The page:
Growing Up with Haunted Houses
Shôn Ellerton, Feb 7, 2022
A trip down memory lane of staying in a creepy old, supposedly haunted, English mansion as a child.
Let me tell you, I’m a big fan of books and movies about ghosts, haunted houses and weird places that don’t seem to fit neatly into our known physical world. Forget the gory slasher and vampire stuff. Not interested at all. But movies featuring endless hotel corridors, cold spots, bulging walls, or old houses with alternate worlds accessible from behind hideous wallpaper. And of those books and short stories telling stories of the supernatural that would just lose its awesome scariness if portrayed on screen. Stories describing overgrown backyards which, should anyone dare to venture into it, will get lost forever in a sort of twisted alternate dimension. Or creepy sandbank islands with haunted trees in the middle of the sluggish Danube River. Or about houses with internal dimensions being vastly larger than the outside containing portals to hellish underworlds, often with spiral staircases of course. Love this stuff and, no doubt, some of my readers will know what these works are.
However, and frustratingly, I have yet to see a ghost or some sort of premonition. I can’t say they don’t exist, but I cannot prove their non-existence, much like an atheist cannot disprove the existence of God. I am, in general, sceptical of the supernatural which is why, if given the opportunity, I would avail myself to spending a night in the most haunted of places. Alas, many of these places are generally off-limits to curious adventurers or just too difficult to get access to. Abandoned hospitals and lunatic asylums, like the one on Poveglia Island near Venice. The Japanese ‘suicide’ forest called Aokigahara. The master bedroom in the Monte Cristo mansion in New South Wales. And many other scary places of ill repute.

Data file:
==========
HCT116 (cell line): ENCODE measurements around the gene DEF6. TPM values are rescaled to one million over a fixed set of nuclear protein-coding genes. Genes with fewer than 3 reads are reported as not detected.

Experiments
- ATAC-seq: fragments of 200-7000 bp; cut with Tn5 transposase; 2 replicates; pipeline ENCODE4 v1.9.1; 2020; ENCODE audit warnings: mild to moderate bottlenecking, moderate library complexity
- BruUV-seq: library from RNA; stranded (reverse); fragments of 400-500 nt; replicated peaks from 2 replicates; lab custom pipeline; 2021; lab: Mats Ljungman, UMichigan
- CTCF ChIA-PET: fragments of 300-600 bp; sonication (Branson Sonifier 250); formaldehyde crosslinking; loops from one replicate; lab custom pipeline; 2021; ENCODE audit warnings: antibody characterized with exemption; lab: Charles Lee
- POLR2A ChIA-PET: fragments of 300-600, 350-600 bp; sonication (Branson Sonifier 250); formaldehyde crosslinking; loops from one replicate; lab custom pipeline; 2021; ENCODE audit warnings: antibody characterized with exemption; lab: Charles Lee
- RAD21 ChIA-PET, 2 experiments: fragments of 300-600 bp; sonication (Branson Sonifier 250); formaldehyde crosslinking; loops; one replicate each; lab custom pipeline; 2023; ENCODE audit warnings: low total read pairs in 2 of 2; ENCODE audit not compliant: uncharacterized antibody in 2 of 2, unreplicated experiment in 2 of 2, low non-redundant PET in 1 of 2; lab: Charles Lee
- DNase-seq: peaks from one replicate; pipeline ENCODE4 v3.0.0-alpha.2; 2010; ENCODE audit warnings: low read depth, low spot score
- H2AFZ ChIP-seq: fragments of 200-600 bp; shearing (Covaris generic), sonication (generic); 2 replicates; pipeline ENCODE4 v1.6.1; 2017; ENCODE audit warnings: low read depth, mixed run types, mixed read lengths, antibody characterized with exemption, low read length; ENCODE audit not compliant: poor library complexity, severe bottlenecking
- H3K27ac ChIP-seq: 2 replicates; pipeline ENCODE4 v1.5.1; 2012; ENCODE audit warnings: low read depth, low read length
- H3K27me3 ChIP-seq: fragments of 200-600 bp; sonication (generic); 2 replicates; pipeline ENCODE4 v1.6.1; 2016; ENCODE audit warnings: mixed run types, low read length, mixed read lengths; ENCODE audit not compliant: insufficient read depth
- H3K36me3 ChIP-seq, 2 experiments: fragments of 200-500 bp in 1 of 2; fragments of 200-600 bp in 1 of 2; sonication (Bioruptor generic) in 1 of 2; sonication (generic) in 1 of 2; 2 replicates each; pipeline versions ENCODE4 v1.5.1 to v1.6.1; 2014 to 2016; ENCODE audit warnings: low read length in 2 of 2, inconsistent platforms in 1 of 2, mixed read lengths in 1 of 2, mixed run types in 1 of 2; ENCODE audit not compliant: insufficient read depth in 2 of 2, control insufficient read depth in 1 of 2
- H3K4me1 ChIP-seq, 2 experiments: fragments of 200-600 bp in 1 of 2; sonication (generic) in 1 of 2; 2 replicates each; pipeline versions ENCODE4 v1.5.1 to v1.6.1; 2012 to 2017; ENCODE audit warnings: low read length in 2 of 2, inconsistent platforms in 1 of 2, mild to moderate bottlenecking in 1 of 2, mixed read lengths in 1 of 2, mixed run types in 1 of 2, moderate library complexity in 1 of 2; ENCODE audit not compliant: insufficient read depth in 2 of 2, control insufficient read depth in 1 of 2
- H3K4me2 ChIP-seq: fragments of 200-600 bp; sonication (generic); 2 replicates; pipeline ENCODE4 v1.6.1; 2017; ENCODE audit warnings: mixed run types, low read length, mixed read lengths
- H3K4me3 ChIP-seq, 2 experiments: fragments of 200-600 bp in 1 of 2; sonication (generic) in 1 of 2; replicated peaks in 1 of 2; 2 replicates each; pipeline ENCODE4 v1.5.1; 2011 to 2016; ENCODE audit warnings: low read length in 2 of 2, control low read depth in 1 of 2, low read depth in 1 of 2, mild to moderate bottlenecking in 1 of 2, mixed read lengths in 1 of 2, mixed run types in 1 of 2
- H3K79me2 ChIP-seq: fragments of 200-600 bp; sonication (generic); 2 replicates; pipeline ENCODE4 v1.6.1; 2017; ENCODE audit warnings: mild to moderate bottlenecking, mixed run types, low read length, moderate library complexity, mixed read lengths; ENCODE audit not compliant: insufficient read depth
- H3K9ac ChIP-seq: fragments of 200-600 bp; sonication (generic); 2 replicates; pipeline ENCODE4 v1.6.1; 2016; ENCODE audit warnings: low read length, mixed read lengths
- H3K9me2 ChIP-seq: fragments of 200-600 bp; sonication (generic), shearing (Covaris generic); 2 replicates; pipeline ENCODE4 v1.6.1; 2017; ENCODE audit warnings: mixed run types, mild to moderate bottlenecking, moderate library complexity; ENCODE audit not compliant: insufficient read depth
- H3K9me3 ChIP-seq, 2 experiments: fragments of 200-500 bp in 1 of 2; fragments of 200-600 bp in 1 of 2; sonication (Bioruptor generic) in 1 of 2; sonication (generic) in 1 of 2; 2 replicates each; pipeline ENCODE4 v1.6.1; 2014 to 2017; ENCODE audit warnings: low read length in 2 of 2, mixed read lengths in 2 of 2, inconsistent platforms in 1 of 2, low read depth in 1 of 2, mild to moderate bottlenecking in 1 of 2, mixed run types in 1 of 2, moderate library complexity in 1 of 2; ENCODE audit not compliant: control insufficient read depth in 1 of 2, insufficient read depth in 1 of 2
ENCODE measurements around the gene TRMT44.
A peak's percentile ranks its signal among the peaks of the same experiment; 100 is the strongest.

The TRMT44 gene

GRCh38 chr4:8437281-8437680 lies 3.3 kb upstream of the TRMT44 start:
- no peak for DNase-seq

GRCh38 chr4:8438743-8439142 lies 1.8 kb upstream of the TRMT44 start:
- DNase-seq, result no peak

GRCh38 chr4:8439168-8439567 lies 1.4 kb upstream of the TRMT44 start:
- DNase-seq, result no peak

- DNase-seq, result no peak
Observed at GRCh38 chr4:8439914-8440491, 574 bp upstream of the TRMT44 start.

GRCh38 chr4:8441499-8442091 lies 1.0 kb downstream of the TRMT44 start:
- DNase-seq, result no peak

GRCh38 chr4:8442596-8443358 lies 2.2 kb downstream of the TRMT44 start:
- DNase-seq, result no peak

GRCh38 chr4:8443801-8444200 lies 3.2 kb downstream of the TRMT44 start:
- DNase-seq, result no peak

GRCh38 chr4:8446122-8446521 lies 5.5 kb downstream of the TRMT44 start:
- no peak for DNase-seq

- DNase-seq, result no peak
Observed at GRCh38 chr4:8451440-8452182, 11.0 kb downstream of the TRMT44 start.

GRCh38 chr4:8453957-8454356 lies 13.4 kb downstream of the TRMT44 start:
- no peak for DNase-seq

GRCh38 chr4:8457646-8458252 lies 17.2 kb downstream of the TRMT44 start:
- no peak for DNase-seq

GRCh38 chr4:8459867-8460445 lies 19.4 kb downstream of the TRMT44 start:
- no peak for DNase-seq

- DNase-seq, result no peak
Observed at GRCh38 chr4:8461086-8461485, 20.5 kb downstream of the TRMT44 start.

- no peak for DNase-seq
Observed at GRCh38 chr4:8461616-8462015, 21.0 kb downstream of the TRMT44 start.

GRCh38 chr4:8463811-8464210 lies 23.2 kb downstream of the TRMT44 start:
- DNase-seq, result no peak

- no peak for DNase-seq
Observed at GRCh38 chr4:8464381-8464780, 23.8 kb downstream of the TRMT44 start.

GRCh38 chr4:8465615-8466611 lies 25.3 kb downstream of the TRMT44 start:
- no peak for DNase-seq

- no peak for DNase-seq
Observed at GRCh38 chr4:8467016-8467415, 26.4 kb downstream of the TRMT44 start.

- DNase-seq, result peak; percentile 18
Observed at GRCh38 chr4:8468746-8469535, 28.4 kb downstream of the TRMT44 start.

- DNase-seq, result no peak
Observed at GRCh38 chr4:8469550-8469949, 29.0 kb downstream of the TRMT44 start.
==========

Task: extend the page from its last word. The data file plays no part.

However, in my childhood, I have many memories of spending many a night in a large old English mansion in Essex, supposedly haunted. It was in use by my grandfather, a man of sugar beet research fame. The company he worked for owned the mansion and had some of the ground floor rooms kitted out with laboratory apparatus. My grandparents were, essentially, the caretakers of the mansion.
My parents, at the time, did not live very far away making it a convenient place to drop off the children, being me and my sister, although it was probably usually me because my sister must have been, say, only one year old and I’m a few years older. I always looked forward to spending some time–and getting a little spoiled–by the grandparents, and no doubt my parents had some respite as well. As for the mansion, a Grade II listed building called Woodham Mortimer Hall, I was not quite as enthralled with the place when it was lights out and time for bed, but otherwise, it was a place of adventure and mystery. It was one of those houses in which one could find themselves in some removed wing or extension or happen to end up in some neglected room and be surrounded by near-silence or some other forlorn sound like that of a saddened caw of a crow from beyond the windowpane. Moreover, this could be happening when a full-out dinner and cocktail party took place the much more habitable second floor of the house. And, yes, there was a conveniently located old church and graveyard just next door just to add to the atmosphere.